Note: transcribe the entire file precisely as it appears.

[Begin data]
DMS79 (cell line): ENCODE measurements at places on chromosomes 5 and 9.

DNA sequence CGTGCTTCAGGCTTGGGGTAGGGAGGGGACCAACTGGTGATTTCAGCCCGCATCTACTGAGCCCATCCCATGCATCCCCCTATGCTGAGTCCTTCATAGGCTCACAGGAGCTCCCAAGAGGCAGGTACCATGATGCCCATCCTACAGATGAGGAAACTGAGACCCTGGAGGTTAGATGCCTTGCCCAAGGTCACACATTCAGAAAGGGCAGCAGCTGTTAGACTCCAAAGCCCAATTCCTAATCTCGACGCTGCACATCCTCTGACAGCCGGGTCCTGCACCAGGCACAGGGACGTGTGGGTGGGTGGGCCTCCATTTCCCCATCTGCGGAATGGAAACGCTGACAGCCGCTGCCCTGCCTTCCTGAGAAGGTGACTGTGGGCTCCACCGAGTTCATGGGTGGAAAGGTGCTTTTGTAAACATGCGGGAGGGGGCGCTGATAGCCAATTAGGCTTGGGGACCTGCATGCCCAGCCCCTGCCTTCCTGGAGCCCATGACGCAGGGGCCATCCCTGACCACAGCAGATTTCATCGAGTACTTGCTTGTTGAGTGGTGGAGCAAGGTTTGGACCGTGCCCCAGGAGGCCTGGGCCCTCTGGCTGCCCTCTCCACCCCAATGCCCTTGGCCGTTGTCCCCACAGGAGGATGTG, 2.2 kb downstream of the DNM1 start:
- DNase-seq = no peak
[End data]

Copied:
DMS79 (cell line): ENCODE measurements at places on chromosomes 5 and 9.

DNA sequence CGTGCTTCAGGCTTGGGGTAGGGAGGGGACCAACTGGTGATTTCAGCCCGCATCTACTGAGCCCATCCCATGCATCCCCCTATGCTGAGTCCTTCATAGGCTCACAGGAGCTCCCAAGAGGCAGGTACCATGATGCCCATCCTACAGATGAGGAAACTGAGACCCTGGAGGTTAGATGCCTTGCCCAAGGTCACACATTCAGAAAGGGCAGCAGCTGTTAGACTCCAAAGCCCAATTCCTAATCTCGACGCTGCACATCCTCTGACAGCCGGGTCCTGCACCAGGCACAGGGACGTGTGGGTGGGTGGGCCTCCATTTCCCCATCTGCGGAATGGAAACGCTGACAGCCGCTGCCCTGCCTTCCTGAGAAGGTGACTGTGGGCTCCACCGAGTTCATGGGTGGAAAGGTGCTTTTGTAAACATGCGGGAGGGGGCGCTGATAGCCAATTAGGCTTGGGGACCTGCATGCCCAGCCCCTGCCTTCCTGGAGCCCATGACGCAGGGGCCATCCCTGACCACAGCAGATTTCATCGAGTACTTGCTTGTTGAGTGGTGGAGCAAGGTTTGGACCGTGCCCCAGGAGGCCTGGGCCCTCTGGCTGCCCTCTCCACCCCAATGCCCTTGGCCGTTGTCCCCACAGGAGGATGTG, 2.2 kb downstream of the DNM1 start:
- DNase-seq = no peak